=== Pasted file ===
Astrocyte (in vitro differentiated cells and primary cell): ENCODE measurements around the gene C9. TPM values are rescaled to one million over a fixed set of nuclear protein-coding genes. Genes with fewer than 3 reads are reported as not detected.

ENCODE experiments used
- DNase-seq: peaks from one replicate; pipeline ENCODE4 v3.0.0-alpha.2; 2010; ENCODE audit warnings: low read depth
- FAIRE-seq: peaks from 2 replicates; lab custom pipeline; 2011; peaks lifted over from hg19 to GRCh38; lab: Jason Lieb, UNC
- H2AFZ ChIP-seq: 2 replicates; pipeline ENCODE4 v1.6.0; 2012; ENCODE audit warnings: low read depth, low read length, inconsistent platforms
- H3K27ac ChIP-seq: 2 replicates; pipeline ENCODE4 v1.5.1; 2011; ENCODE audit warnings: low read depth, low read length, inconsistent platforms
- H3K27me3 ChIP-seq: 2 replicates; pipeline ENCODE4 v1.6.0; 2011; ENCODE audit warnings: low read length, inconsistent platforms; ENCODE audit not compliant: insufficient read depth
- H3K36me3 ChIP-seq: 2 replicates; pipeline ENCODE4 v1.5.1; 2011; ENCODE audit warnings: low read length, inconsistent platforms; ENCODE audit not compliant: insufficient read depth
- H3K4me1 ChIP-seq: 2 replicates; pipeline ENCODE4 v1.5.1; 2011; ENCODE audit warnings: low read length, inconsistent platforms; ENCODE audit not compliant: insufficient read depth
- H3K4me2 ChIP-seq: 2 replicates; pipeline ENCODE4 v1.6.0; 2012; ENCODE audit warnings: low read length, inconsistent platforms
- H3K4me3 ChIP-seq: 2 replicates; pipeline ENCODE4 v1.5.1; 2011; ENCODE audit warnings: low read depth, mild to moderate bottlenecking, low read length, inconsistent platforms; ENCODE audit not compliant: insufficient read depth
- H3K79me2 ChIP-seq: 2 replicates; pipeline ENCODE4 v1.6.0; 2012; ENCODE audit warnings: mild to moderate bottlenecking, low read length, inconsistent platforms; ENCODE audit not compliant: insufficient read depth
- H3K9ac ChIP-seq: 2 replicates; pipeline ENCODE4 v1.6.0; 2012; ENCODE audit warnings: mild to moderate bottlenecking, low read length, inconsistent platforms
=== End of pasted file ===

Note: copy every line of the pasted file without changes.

Astrocyte (in vitro differentiated cells and primary cell): ENCODE measurements around the gene C9. TPM values are rescaled to one million over a fixed set of nuclear protein-coding genes. Genes with fewer than 3 reads are reported as not detected.

ENCODE experiments used
- DNase-seq: peaks from one replicate; pipeline ENCODE4 v3.0.0-alpha.2; 2010; ENCODE audit warnings: low read depth
- FAIRE-seq: peaks from 2 replicates; lab custom pipeline; 2011; peaks lifted over from hg19 to GRCh38; lab: Jason Lieb, UNC
- H2AFZ ChIP-seq: 2 replicates; pipeline ENCODE4 v1.6.0; 2012; ENCODE audit warnings: low read depth, low read length, inconsistent platforms
- H3K27ac ChIP-seq: 2 replicates; pipeline ENCODE4 v1.5.1; 2011; ENCODE audit warnings: low read depth, low read length, inconsistent platforms
- H3K27me3 ChIP-seq: 2 replicates; pipeline ENCODE4 v1.6.0; 2011; ENCODE audit warnings: low read length, inconsistent platforms; ENCODE audit not compliant: insufficient read depth
- H3K36me3 ChIP-seq: 2 replicates; pipeline ENCODE4 v1.5.1; 2011; ENCODE audit warnings: low read length, inconsistent platforms; ENCODE audit not compliant: insufficient read depth
- H3K4me1 ChIP-seq: 2 replicates; pipeline ENCODE4 v1.5.1; 2011; ENCODE audit warnings: low read length, inconsistent platforms; ENCODE audit not compliant: insufficient read depth
- H3K4me2 ChIP-seq: 2 replicates; pipeline ENCODE4 v1.6.0; 2012; ENCODE audit warnings: low read length, inconsistent platforms
- H3K4me3 ChIP-seq: 2 replicates; pipeline ENCODE4 v1.5.1; 2011; ENCODE audit warnings: low read depth, mild to moderate bottlenecking, low read length, inconsistent platforms; ENCODE audit not compliant: insufficient read depth
- H3K79me2 ChIP-seq: 2 replicates; pipeline ENCODE4 v1.6.0; 2012; ENCODE audit warnings: mild to moderate bottlenecking, low read length, inconsistent platforms; ENCODE audit not compliant: insufficient read depth
- H3K9ac ChIP-seq: 2 replicates; pipeline ENCODE4 v1.6.0; 2012; ENCODE audit warnings: mild to moderate bottlenecking, low read length, inconsistent platforms